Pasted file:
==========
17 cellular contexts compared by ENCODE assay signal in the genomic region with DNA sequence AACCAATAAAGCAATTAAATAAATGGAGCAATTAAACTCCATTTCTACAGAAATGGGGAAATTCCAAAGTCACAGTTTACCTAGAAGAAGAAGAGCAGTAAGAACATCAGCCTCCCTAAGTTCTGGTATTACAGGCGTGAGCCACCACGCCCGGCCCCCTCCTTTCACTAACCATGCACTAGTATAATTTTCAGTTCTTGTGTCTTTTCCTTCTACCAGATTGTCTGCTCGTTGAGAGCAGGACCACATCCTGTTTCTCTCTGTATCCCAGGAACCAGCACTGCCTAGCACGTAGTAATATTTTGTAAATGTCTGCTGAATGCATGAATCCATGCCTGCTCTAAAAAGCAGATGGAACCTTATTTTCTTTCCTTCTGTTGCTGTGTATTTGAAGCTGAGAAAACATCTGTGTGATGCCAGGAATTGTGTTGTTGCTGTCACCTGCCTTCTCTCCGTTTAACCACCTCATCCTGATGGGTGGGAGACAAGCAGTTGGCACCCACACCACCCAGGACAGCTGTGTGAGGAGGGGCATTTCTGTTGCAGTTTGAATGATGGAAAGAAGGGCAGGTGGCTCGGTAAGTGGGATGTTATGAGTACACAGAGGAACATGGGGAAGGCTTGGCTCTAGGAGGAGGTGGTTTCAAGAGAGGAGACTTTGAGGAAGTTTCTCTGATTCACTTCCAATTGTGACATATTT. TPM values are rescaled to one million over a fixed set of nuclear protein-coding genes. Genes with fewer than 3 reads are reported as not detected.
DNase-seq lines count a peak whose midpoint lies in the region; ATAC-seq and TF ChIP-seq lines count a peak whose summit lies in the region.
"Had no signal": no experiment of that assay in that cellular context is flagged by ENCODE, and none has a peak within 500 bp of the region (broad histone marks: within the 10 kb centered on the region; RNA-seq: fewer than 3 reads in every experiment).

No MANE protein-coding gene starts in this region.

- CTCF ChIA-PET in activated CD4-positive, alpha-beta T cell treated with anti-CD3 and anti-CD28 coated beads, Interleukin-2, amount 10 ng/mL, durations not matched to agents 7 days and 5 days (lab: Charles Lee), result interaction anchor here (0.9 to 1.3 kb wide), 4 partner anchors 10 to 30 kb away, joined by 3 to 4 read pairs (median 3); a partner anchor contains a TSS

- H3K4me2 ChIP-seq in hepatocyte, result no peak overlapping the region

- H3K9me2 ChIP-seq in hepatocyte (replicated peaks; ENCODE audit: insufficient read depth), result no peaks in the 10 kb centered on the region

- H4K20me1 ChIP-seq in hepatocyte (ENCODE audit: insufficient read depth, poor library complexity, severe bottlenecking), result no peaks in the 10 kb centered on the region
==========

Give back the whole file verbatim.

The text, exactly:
17 cellular contexts compared by ENCODE assay signal in the genomic region with DNA sequence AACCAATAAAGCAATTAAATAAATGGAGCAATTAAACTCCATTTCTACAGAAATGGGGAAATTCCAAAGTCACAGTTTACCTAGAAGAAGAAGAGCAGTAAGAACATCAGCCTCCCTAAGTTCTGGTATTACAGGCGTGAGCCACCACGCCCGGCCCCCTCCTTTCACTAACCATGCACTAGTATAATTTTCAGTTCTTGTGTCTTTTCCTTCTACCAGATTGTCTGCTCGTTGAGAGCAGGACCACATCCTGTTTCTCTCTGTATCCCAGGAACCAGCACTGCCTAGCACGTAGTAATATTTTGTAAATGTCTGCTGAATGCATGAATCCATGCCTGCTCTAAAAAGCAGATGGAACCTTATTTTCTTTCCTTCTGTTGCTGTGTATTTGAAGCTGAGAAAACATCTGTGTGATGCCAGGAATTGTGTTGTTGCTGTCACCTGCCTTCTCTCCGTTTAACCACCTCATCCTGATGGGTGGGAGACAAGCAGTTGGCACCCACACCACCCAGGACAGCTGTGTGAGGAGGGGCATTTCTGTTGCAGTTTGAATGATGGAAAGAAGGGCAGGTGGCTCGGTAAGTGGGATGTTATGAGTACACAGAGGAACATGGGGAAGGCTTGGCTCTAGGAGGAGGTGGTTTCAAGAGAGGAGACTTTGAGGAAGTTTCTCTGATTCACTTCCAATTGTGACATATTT. TPM values are rescaled to one million over a fixed set of nuclear protein-coding genes. Genes with fewer than 3 reads are reported as not detected.
DNase-seq lines count a peak whose midpoint lies in the region; ATAC-seq and TF ChIP-seq lines count a peak whose summit lies in the region.
"Had no signal": no experiment of that assay in that cellular context is flagged by ENCODE, and none has a peak within 500 bp of the region (broad histone marks: within the 10 kb centered on the region; RNA-seq: fewer than 3 reads in every experiment).

No MANE protein-coding gene starts in this region.

- CTCF ChIA-PET in activated CD4-positive, alpha-beta T cell treated with anti-CD3 and anti-CD28 coated beads, Interleukin-2, amount 10 ng/mL, durations not matched to agents 7 days and 5 days (lab: Charles Lee), result interaction anchor here (0.9 to 1.3 kb wide), 4 partner anchors 10 to 30 kb away, joined by 3 to 4 read pairs (median 3); a partner anchor contains a TSS

- H3K4me2 ChIP-seq in hepatocyte, result no peak overlapping the region

- H3K9me2 ChIP-seq in hepatocyte (replicated peaks; ENCODE audit: insufficient read depth), result no peaks in the 10 kb centered on the region

- H4K20me1 ChIP-seq in hepatocyte (ENCODE audit: insufficient read depth, poor library complexity, severe bottlenecking), result no peaks in the 10 kb centered on the region